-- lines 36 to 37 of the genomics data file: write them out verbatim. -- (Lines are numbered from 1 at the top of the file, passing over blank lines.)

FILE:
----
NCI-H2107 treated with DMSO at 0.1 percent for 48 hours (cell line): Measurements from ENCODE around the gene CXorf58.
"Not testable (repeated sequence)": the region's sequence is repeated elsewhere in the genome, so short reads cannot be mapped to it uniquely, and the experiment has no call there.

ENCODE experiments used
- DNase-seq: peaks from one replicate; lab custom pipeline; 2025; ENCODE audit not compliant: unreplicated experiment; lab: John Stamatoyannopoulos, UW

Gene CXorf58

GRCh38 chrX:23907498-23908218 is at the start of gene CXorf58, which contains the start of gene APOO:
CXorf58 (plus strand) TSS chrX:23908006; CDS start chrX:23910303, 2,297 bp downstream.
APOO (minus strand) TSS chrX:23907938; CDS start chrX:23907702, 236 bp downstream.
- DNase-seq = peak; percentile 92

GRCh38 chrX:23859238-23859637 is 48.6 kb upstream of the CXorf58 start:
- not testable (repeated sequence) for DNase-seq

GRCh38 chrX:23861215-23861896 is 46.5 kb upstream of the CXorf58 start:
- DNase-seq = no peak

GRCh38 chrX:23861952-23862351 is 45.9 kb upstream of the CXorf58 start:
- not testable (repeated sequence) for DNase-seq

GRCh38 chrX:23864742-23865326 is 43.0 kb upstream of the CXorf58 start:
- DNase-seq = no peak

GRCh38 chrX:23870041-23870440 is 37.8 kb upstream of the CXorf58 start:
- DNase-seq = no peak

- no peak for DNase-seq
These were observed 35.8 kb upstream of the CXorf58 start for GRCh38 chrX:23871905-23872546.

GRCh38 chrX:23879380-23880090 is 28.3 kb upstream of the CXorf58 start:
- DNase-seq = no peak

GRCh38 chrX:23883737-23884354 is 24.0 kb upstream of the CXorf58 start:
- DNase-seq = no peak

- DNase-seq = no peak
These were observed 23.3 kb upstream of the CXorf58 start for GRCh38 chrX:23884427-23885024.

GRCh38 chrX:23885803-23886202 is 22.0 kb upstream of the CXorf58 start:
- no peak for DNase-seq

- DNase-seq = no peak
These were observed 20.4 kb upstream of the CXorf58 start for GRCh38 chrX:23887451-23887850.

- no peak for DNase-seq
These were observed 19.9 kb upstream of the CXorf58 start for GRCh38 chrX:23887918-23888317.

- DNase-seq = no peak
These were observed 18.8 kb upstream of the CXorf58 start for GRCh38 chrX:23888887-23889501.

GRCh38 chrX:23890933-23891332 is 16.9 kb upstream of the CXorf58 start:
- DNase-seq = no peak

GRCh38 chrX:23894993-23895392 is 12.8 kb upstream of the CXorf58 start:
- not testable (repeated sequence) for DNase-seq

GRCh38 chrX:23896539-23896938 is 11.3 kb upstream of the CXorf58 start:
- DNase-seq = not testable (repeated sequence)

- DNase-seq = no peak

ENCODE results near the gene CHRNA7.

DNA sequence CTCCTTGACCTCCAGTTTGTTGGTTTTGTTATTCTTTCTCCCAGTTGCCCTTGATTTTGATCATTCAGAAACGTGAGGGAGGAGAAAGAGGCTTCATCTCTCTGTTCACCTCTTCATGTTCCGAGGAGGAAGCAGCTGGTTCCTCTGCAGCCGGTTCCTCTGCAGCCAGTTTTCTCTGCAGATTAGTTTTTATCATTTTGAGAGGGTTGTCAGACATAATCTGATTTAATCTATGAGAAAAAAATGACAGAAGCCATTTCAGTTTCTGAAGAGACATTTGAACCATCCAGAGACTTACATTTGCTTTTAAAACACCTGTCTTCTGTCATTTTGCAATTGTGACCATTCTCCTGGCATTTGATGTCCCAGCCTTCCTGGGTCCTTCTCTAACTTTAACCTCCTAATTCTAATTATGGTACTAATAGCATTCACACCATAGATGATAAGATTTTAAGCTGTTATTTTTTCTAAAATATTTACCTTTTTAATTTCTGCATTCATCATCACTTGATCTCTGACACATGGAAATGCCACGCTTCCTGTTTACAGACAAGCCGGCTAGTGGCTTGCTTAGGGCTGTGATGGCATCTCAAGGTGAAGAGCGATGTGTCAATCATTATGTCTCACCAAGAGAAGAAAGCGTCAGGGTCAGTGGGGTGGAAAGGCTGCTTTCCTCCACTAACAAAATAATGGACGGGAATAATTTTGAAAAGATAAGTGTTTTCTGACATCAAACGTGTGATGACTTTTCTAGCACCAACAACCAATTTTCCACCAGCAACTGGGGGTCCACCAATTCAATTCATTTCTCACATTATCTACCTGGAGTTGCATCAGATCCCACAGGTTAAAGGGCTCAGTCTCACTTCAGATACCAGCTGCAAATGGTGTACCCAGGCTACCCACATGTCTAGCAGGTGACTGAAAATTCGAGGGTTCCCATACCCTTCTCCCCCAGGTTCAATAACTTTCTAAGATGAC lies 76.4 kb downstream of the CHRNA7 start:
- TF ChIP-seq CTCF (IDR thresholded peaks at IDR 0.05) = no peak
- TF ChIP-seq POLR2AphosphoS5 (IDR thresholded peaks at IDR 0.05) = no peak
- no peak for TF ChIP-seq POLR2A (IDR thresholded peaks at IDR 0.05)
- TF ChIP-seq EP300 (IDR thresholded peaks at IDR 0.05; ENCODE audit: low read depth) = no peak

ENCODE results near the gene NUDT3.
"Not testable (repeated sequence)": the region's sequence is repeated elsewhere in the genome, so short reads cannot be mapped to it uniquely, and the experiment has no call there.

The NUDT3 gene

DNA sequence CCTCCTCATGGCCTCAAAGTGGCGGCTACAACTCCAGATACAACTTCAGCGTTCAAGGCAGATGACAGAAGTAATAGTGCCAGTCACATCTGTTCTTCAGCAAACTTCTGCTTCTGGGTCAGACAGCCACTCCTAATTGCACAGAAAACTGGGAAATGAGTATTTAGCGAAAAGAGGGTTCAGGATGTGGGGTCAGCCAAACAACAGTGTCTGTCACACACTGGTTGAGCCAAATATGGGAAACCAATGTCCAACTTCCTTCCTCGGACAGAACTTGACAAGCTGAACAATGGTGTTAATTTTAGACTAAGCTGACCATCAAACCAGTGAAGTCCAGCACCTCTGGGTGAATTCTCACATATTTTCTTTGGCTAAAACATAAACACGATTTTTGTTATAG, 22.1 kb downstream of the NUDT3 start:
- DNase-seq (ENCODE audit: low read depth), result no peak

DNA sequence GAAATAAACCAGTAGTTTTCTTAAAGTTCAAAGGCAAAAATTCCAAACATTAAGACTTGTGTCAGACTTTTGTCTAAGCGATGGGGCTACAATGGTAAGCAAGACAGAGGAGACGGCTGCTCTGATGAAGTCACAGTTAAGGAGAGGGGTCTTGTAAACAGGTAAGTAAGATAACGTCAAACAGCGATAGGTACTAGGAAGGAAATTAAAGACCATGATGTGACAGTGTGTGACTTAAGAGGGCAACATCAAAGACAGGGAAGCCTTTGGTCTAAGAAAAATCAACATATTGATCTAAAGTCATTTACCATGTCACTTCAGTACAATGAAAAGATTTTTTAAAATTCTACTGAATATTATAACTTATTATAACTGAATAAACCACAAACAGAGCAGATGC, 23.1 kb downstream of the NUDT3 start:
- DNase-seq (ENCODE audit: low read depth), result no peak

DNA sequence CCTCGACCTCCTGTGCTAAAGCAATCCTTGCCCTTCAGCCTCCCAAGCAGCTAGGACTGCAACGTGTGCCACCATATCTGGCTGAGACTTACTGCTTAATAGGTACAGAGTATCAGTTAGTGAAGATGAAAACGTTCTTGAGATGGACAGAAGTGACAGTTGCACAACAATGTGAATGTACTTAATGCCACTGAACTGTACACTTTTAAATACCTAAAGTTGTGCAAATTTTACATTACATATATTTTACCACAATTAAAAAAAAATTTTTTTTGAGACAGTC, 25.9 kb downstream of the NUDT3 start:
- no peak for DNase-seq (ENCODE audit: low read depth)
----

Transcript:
GRCh38 chrX:23890933-23891332 is 16.9 kb upstream of the CXorf58 start:
- DNase-seq = no peak